American Website Owners: You Need a Privacy Policy!

Not only do privacy policies create a stronger relationship between website owners and their visitors, but in most cases, they are now legally required. These informative written documents increase transparency from the site to online consumers about what the site does and doesn’t do with the visitors’ personal information.

Most countries have privacy laws that require business owners and app developers to include a privacy policy – a statement describing their data collection as a disclosing service to their visitors or users. The collection or sharing of personal information like names, emails, images or any other means of identifying a returning user (the way ad networks serve targeted advertising for example) must be disclosed. “Commercial” is an often used trigger for privacy policies, which is generally defined broadly in order for it to cover a wide range of cases. If you sell data to a third-party, that’s OK – as long as you make your intentions clear to the people who will be providing the information.

According to the California Online Privacy Protection Act (CalOPPA), an operator of a commercial website or online service that collects personally identifiable information through the internet about individual consumers residing in California who use or visit its commercial website or online service, shall conspicuously post its privacy policy on its website.

The term “operator of a commercial website or online service” usually includes a very wide spectrum of people, as well as app developers (as communicated by the Attorney General of California). In almost every case, if you collect information – even emails, you need to display a link to your privacy policy in a prominent location – preferably in your footer.

What kind of online behavior triggers the need for a website to provide privacy policy?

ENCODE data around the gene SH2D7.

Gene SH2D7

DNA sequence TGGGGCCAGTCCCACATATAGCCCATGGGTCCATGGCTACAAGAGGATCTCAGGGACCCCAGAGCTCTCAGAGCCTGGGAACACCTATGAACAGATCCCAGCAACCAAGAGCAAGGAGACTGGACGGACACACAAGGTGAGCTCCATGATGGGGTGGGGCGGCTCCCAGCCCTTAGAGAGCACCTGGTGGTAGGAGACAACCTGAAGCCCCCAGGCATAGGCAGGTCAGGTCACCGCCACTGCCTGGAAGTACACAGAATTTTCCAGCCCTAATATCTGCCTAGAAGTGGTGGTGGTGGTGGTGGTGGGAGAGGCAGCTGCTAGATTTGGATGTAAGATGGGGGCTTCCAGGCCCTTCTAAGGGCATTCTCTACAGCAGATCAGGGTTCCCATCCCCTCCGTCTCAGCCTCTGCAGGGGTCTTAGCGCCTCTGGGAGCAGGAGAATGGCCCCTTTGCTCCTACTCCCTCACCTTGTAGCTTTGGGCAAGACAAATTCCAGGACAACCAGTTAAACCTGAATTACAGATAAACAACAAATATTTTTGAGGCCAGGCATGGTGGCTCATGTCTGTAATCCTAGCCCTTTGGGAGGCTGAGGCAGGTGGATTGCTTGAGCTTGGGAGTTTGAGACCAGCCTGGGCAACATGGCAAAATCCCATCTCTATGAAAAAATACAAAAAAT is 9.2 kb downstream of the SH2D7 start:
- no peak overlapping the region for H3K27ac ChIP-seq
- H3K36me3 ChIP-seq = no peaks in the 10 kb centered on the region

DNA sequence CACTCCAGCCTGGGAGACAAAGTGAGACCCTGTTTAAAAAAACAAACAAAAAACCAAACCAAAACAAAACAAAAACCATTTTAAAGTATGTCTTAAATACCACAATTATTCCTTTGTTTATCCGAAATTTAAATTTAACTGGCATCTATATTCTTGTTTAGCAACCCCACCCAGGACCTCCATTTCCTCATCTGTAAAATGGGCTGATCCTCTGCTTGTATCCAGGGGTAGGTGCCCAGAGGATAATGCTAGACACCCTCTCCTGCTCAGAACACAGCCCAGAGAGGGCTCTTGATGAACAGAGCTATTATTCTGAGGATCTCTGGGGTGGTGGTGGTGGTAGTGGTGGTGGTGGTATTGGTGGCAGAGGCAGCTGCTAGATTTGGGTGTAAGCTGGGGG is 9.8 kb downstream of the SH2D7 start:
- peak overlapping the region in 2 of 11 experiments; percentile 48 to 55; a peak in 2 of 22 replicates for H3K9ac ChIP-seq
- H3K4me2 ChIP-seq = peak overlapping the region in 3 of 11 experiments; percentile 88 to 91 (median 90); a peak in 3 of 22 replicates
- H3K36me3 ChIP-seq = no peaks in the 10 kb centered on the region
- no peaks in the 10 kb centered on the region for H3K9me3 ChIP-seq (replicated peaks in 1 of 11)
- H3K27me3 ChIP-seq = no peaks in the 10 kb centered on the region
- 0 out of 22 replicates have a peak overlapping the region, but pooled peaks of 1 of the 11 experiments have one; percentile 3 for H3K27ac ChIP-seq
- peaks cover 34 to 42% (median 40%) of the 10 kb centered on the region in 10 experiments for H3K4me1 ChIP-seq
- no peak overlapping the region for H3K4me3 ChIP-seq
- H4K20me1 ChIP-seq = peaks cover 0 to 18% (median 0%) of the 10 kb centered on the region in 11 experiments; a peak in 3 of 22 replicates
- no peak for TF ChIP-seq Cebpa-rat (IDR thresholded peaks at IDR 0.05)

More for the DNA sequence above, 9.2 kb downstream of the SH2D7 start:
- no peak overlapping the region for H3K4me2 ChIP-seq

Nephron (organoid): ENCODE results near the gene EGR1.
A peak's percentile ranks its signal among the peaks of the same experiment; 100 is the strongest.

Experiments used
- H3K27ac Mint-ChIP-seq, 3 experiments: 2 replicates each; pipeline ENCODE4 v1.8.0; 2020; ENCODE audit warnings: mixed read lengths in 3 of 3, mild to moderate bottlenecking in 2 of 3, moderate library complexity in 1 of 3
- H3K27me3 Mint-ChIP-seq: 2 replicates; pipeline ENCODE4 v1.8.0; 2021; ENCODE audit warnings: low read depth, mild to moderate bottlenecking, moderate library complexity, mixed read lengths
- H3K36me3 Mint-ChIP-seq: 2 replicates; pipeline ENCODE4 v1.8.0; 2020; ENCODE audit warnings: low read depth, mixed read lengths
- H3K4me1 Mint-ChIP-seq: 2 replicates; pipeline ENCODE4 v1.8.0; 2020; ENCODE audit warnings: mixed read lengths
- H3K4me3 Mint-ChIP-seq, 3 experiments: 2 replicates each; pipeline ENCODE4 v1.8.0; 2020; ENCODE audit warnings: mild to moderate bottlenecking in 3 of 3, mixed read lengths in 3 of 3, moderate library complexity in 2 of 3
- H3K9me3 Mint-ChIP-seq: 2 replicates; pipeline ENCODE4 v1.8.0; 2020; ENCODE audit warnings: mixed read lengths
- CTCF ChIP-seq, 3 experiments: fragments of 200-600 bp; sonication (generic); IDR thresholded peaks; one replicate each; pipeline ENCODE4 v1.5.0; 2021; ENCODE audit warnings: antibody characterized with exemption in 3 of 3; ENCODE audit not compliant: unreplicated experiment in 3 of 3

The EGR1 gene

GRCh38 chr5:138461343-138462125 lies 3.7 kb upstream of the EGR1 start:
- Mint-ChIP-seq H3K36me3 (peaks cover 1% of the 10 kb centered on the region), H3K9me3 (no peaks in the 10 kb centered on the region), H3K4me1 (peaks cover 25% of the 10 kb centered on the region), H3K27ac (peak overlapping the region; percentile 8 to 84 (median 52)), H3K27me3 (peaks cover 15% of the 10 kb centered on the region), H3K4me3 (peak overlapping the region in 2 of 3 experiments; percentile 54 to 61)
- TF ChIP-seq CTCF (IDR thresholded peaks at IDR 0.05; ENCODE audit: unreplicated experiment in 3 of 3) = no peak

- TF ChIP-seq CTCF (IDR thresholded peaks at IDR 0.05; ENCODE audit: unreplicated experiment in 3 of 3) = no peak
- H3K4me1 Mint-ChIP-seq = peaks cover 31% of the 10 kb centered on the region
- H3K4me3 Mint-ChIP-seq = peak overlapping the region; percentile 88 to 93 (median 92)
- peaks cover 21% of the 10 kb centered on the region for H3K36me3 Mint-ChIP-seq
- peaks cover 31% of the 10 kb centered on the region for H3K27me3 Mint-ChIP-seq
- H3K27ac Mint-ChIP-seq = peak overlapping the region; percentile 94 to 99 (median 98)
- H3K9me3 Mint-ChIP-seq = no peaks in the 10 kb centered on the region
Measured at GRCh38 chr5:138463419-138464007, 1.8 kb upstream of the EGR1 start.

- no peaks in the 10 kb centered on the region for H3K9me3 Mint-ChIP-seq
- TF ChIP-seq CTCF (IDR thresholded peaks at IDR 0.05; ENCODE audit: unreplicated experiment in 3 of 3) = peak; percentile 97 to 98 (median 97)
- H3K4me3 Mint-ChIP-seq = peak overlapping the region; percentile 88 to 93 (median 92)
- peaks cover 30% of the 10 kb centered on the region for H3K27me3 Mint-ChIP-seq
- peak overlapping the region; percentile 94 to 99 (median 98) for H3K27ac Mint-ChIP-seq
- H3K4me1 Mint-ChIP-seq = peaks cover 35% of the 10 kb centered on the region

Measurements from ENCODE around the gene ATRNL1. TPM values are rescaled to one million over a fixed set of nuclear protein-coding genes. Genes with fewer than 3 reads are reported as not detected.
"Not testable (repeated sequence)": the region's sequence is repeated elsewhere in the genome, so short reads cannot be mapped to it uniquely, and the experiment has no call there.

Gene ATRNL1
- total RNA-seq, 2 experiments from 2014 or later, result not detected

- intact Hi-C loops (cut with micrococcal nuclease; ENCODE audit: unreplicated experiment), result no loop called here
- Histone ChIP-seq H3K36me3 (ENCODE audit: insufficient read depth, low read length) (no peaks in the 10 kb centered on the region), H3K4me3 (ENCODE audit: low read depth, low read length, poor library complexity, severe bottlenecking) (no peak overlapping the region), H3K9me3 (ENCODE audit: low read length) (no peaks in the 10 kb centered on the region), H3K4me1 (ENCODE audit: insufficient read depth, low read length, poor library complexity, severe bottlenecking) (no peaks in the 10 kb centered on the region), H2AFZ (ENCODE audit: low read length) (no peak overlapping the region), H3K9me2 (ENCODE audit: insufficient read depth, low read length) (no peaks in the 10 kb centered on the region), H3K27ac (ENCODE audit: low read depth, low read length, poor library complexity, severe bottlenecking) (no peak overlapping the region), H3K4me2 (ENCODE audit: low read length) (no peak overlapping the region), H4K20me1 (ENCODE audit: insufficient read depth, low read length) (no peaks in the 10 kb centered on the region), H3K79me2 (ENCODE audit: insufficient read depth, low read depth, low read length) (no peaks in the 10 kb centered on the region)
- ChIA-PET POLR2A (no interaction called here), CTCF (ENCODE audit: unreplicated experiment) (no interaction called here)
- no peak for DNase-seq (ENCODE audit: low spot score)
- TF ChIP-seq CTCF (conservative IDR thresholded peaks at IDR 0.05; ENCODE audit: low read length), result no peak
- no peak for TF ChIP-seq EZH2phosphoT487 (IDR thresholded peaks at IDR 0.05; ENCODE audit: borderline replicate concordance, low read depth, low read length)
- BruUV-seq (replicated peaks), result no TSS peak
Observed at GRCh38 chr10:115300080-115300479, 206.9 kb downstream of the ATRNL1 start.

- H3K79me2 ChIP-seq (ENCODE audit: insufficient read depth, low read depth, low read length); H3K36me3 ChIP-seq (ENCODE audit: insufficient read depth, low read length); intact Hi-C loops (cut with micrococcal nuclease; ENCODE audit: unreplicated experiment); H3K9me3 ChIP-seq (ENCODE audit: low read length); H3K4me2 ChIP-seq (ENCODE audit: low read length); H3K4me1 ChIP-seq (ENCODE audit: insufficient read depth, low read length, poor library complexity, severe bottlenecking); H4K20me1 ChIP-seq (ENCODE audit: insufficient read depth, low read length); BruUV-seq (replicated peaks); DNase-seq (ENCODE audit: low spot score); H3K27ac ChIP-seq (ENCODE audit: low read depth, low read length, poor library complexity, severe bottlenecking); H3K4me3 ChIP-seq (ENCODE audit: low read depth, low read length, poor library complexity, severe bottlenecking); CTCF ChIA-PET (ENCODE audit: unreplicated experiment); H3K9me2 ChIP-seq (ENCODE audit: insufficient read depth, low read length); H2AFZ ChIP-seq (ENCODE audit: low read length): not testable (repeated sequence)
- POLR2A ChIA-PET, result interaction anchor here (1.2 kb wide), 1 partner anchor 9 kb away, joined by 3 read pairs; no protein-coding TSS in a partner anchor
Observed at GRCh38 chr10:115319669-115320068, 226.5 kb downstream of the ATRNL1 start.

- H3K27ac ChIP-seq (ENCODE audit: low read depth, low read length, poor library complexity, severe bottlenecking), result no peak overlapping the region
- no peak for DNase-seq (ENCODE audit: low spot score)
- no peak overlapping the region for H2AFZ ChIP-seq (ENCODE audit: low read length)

Under CalOPPA, the collection of Personally Identifiable Information (PII) is very broadly defined to cover “personally individually identifiable information about an individual consumer” and includes a consumer’s first and last name, home or other physical address, email addresstelephone number, and Social Security number. In addition, PII includes any other identifying information that permits the physical or online contacting of a specific California consumer, as well as other user-related information maintained in personally identifiable form.

CalOPPA is potentially quite disruptive in reach and is not limited to California’s borders. Even if your Web site or online service isn’t run from California, it may still impact and collect personal information from customers who are California residents. And hence, it is very likely that the regulations of the CalOPPA extend to you as well.6 Key Questions To Ask Yourself About Your Ecommerce Store

If your service is made for children, you must comply with the Children’s Online Privacy Protection Act (COPPA). It requires that operators of websites or online services that are either directed to children under the age of 13, or which have actual knowledge that they are collecting personal information from children under the age of 13, must give notice to parents and get their verifiable consent before collecting, using, or disclosing such personal information and must keep the information they collect from children safe and secure through an SSL certificate and periodic, PCI compliant vulnerability scanning.

Business owners or app developers in need of free privacy policy templates for their websites can get one from Free Privacy Policy.com.

You may also like...